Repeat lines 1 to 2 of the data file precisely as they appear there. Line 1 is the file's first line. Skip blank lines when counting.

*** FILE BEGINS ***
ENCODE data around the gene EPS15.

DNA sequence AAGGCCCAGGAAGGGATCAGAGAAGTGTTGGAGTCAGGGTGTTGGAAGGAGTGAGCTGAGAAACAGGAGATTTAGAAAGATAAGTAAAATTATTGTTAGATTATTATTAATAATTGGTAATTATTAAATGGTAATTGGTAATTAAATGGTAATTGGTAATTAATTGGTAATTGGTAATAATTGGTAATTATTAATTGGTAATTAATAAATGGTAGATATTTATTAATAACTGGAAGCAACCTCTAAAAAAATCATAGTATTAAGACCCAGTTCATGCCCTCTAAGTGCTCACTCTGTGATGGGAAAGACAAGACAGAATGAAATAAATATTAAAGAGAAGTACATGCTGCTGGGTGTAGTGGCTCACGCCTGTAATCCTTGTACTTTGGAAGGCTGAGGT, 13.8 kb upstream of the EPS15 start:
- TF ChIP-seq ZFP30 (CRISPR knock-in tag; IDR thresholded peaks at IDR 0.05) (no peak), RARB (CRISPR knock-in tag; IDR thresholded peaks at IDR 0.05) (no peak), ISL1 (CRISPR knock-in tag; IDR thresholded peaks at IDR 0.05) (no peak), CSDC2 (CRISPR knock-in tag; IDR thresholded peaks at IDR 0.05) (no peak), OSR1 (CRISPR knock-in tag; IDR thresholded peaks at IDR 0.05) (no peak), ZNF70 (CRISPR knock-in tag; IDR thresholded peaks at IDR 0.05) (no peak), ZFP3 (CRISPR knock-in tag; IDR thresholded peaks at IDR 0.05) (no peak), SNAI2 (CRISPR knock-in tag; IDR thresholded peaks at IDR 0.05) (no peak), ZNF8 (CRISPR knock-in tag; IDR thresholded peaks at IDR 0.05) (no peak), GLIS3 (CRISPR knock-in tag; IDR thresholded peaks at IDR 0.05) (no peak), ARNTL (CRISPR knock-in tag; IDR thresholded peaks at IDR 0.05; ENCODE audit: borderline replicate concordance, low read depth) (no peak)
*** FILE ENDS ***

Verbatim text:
ENCODE data around the gene EPS15.

DNA sequence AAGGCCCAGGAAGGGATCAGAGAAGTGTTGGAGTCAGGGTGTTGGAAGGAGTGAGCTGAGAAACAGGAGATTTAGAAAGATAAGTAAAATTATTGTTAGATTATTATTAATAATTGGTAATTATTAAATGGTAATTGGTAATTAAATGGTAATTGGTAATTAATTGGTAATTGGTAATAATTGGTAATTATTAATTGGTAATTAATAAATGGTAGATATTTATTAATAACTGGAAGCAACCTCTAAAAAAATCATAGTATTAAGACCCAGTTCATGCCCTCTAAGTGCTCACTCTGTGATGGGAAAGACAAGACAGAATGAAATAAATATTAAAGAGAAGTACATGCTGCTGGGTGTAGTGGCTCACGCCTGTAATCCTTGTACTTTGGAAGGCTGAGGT, 13.8 kb upstream of the EPS15 start: